The Baby’s pathway – The Pelvis
The pelvis is the hard structure the baby negotiates to be born. The pelvis is a basin-like structure at the lower end of our vertebral column. It is from this shape that it derives its name. “Pelvis” is the Latin word for a “basin”. The basic function of the pelvis is to transfer weight from our upper body to our feet that maintain our upright position.
When we stood up straight from four-legged to two legs, the pelvis adapted in shape from a more square to funnel-shaped. This gives us stability on two legs and effectively transfers the load. This also would have meant an adaptation to how we give birth.
Interestingly, just as the pelvis got complex in its design and the human brain got its complexity birth too is amazingly complex but profoundly simple. On autopilot, if you please.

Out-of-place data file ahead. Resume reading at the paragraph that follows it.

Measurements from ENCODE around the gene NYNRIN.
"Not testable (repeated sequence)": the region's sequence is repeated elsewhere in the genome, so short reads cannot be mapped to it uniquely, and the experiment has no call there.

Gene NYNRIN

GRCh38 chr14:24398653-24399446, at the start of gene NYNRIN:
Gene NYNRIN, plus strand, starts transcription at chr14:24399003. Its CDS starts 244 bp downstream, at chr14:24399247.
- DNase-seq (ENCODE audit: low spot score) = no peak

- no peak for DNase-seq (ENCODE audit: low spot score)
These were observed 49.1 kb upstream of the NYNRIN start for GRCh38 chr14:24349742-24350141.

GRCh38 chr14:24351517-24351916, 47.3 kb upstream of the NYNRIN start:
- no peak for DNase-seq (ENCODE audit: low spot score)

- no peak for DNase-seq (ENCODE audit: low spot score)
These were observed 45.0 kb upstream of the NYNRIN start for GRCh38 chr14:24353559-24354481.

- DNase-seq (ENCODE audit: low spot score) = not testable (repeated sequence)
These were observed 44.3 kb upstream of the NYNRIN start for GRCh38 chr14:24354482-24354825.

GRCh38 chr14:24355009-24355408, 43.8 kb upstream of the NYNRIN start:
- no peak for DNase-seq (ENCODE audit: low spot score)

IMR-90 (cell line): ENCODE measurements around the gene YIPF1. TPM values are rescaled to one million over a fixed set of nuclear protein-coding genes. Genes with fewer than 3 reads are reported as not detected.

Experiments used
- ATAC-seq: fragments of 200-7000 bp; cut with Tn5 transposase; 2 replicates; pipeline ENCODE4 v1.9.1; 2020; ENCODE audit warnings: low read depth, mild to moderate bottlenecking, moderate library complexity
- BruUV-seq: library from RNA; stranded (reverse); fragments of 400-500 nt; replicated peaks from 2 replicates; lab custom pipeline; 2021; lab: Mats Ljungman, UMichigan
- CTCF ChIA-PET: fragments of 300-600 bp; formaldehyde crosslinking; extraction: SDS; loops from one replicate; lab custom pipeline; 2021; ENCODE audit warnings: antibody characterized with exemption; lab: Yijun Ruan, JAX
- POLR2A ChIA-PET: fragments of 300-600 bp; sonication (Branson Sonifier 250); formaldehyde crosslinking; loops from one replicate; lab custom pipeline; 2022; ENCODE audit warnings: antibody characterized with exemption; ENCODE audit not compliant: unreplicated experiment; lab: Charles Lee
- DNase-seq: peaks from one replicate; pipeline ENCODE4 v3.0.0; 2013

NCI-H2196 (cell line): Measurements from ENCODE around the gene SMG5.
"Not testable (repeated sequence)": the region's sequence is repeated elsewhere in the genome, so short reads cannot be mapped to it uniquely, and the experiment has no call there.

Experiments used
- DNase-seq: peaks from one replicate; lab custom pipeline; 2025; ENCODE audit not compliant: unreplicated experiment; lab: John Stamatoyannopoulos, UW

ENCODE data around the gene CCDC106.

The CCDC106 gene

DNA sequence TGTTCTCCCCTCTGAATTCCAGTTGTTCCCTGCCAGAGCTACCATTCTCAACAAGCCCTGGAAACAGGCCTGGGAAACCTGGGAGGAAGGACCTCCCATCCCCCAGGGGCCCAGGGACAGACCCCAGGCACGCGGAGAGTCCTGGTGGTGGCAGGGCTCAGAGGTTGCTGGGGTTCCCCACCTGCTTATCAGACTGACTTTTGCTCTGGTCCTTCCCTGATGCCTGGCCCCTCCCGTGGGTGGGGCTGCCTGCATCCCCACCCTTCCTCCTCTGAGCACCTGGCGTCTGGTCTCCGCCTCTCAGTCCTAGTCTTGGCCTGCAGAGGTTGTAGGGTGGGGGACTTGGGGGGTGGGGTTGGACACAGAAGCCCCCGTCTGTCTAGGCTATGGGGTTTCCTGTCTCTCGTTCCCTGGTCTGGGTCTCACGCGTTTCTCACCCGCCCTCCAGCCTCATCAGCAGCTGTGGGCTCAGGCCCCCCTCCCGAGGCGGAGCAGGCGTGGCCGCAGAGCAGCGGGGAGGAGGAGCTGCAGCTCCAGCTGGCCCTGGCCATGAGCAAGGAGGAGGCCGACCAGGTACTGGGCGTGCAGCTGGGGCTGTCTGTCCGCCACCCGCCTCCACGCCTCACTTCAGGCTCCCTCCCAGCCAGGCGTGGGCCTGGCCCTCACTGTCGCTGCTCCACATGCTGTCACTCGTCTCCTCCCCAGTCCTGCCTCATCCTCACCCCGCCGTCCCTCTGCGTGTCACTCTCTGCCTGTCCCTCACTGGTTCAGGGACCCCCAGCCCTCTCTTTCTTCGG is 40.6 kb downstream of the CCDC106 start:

So let’s begin with understanding the pelvis and the baby’s passage through it.
In its mechanical construction, the pelvis consists of two hip bones that come together in the front and meet at the pubis symphysis. The symphysis is a joint where two bones ‘articulate’ meet each other and are held together with cartilage. This provides it with the strength to retain shape and structural integrity while allowing it movement under the hormonal influence during pregnancy and birth.
The hip bones meet the vertebral column at the back at the sacrum. This joint between the hip bone and sacrum also has mobility and can change the inlet and outlet size during birth. And the third joint which can move is between the sacrum and tail bone.
So while the pelvis is the hard structure for the baby to pass through, its shape and ability to move allows passage to the baby. To facilitate these movements between bones we need the mother to be active and mobile during pregnancy and upright and mobile during labor and birth